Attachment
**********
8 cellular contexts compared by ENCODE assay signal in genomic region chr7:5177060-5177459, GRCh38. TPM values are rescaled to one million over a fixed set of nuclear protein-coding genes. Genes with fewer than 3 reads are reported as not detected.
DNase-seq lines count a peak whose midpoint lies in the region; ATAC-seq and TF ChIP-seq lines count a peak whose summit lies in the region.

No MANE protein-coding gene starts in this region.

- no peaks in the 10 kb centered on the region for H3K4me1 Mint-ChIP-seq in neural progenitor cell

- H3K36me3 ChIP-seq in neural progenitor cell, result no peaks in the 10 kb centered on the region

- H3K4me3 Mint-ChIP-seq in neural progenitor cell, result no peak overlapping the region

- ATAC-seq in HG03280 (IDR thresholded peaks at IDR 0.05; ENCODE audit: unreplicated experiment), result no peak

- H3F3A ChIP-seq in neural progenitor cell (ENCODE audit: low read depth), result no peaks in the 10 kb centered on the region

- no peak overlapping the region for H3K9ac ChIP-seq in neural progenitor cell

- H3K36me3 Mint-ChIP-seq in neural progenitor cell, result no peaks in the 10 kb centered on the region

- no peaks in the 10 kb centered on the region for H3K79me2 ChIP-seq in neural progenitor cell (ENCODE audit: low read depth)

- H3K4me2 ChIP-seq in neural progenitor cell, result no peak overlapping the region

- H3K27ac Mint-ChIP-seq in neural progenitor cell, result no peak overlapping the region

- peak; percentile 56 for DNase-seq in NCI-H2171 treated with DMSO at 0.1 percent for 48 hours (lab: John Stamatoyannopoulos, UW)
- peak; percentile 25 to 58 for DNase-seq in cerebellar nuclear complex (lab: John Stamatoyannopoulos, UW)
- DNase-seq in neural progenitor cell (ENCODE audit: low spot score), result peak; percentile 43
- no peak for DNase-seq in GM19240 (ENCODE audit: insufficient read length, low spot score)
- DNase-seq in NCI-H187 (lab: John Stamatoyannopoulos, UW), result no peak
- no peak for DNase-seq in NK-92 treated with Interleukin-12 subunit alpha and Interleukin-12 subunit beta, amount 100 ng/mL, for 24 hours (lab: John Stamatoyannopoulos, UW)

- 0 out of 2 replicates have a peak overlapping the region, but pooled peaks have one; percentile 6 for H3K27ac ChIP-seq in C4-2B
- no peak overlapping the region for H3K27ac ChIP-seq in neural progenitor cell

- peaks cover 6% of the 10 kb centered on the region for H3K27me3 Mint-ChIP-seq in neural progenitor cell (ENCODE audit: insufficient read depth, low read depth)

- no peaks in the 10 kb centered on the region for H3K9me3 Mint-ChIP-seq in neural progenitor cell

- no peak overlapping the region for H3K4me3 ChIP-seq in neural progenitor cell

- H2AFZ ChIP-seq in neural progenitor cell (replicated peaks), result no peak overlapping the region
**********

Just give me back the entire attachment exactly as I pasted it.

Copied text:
8 cellular contexts compared by ENCODE assay signal in genomic region chr7:5177060-5177459, GRCh38. TPM values are rescaled to one million over a fixed set of nuclear protein-coding genes. Genes with fewer than 3 reads are reported as not detected.
DNase-seq lines count a peak whose midpoint lies in the region; ATAC-seq and TF ChIP-seq lines count a peak whose summit lies in the region.

No MANE protein-coding gene starts in this region.

- no peaks in the 10 kb centered on the region for H3K4me1 Mint-ChIP-seq in neural progenitor cell

- H3K36me3 ChIP-seq in neural progenitor cell, result no peaks in the 10 kb centered on the region

- H3K4me3 Mint-ChIP-seq in neural progenitor cell, result no peak overlapping the region

- ATAC-seq in HG03280 (IDR thresholded peaks at IDR 0.05; ENCODE audit: unreplicated experiment), result no peak

- H3F3A ChIP-seq in neural progenitor cell (ENCODE audit: low read depth), result no peaks in the 10 kb centered on the region

- no peak overlapping the region for H3K9ac ChIP-seq in neural progenitor cell

- H3K36me3 Mint-ChIP-seq in neural progenitor cell, result no peaks in the 10 kb centered on the region

- no peaks in the 10 kb centered on the region for H3K79me2 ChIP-seq in neural progenitor cell (ENCODE audit: low read depth)

- H3K4me2 ChIP-seq in neural progenitor cell, result no peak overlapping the region

- H3K27ac Mint-ChIP-seq in neural progenitor cell, result no peak overlapping the region

- peak; percentile 56 for DNase-seq in NCI-H2171 treated with DMSO at 0.1 percent for 48 hours (lab: John Stamatoyannopoulos, UW)
- peak; percentile 25 to 58 for DNase-seq in cerebellar nuclear complex (lab: John Stamatoyannopoulos, UW)
- DNase-seq in neural progenitor cell (ENCODE audit: low spot score), result peak; percentile 43
- no peak for DNase-seq in GM19240 (ENCODE audit: insufficient read length, low spot score)
- DNase-seq in NCI-H187 (lab: John Stamatoyannopoulos, UW), result no peak
- no peak for DNase-seq in NK-92 treated with Interleukin-12 subunit alpha and Interleukin-12 subunit beta, amount 100 ng/mL, for 24 hours (lab: John Stamatoyannopoulos, UW)

- 0 out of 2 replicates have a peak overlapping the region, but pooled peaks have one; percentile 6 for H3K27ac ChIP-seq in C4-2B
- no peak overlapping the region for H3K27ac ChIP-seq in neural progenitor cell

- peaks cover 6% of the 10 kb centered on the region for H3K27me3 Mint-ChIP-seq in neural progenitor cell (ENCODE audit: insufficient read depth, low read depth)

- no peaks in the 10 kb centered on the region for H3K9me3 Mint-ChIP-seq in neural progenitor cell

- no peak overlapping the region for H3K4me3 ChIP-seq in neural progenitor cell

- H2AFZ ChIP-seq in neural progenitor cell (replicated peaks), result no peak overlapping the region